More on our walk through the shoulder joint
There is more to managing shoulder pain and injuries than just x-ray and ruling out fracture. This short podcast starts with the rotator cuff.
More info here: http://wp.me/p2GZ98-A4
Quick and simple, likely not anything too new.
More detail on the wrist and in particular the Terry Thomas sign and carpal instability. As always there’s much more going on in the x-ray than just the bones.
Please check out radiopaedia.org.
And some cases from the podcast.
OK so this one is a little bit different than the usual but still some anatomy to learn. Check out emergencymedicineireland.com for the show notes.
Hi guys. This is yet another Zebra diagnosis but it’s a great one for illustrating some of the relevant anatomy. Let me know what you think.
Here’s the link to the article mentioned
Rudinsky, Sherri L, and Michael J Matteucci. “Emergency Department Presentation of Superior Mesenteric Artery Syndrome: Two Cases in Marine Corps Recruits..” JEM 42, no. 2 (February 2012): 155–158. PMID 19111427
Still in the skull but this time looking at the cavernous sinus.
The case report in the video can be found here
Yes I know it’s more circle of willis stuff but we’re getting there I promise you.
Don’t forget to hit the HD tab if you’re watching it on the website.
Links to RootAtlas.com
And a really neat one:
Continuing where we left of. This time you’re the patient…
The differences between ACA and MCA strokes in terms of vascular supply to the brain
The nice little picture of the brain in the case presentation can be found here
This is key knowledge I think – if you want to understand the stroke syndromes and the different presentations then you need to understand the internal capsule and its importance
This is a quick run through of the 3 main brain herniation syndromes. Enjoy
As mentioned in the video here are some of the cric resources out there on the interweb
And the final spinal cord video, if you have the er… spine… for it…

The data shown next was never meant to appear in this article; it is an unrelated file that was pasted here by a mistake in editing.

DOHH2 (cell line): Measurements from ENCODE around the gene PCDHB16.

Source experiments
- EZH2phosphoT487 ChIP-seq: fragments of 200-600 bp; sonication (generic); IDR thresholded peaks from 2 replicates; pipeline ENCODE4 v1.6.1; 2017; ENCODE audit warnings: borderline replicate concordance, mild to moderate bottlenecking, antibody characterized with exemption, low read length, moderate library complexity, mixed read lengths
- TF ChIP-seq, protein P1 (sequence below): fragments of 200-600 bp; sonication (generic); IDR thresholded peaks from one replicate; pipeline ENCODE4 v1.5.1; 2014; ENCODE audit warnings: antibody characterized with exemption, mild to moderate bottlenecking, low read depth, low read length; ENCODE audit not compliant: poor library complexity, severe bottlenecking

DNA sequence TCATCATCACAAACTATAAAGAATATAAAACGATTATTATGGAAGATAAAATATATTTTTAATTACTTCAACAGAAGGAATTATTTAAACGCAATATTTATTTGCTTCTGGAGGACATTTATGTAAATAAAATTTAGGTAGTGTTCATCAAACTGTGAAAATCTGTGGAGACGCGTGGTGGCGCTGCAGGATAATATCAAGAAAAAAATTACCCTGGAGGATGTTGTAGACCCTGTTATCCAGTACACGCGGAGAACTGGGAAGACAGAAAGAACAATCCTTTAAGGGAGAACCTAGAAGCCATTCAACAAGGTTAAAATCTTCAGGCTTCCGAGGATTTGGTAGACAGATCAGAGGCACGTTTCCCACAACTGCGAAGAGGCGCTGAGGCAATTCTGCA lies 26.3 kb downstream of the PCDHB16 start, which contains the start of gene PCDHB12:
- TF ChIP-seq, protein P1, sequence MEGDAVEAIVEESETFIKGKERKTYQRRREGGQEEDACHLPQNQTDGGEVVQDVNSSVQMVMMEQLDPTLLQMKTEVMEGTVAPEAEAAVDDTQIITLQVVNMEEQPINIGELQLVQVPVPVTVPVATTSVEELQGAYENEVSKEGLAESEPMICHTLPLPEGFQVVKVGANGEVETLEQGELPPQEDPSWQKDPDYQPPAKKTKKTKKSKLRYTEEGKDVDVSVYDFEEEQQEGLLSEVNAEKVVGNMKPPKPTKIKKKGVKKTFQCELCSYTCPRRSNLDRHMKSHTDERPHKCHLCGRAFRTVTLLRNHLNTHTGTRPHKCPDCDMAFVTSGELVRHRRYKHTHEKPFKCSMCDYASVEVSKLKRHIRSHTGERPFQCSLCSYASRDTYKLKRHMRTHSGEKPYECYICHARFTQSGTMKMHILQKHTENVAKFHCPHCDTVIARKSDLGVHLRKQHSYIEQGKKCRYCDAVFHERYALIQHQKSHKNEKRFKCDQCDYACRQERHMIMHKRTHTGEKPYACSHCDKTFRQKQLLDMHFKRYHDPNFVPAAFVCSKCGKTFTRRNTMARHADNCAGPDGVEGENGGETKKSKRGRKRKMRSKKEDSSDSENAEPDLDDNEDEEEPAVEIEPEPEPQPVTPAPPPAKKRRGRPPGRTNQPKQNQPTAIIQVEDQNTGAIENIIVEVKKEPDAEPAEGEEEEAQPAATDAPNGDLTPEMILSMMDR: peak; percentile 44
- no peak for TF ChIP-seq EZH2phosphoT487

Here’s number 2. Let me know what you think
The very smart and astute Chris Nickson points out that central cord syndrome normally presents with motor weakness in the distally (in the hands) rather than proximally in the case in the video.
He is of course right and has a nice little mnemonic for remembering it MUD: Motor/Upper/Distal
And remember that the symptoms and signs are relative not absolute:
Based on the pure anatomy – with the corticospinal tracts arranged somatotopically with the highest spinal segments most medial – one would expect proximal weakness (C5,6 etc..) more than distal (C7-8, T1 etc…). But since when does the textbook play ball with reality! Maybe it’s just representative of the level of lesion in cervical cord (ie a lower lesion when the upper segments have already exited the cord) but it has me beat. Let me know if you have a better answer
Either way the more important thing is that central cord syndrome more usually presents with distal not proximal upper limb weakness.
Kudos to Chris for spotting it.
There was just too much good stuff for one spinal cord vid so I did three. They’ll be out over the next couple of weeks
Trust me CSF circulation is more relevant than you think.
As always, feel free to download and reuse or embed or whatever.
Let me know what you think
Here’s the next (not so) exciting installment. Thanks for the emails and encouragement. Some neuro stuff is in progress!
And if you have a slightly more accurate account of where the LisFranc story is from then I’d love to know
As always this is free to re-use as you see fit, it’s also downloable for free too. If there’s technical things that are bugging let me know and I’ll see if I can fix them.
In 10 minutes this is only a very brief look at the ankle, so there may have to be a part 2 to this.
Origins, course and things that go wrong with the vertebral artery
A review of the bony anatomy and ligaments that keep your head from falling off. See the site for some more links.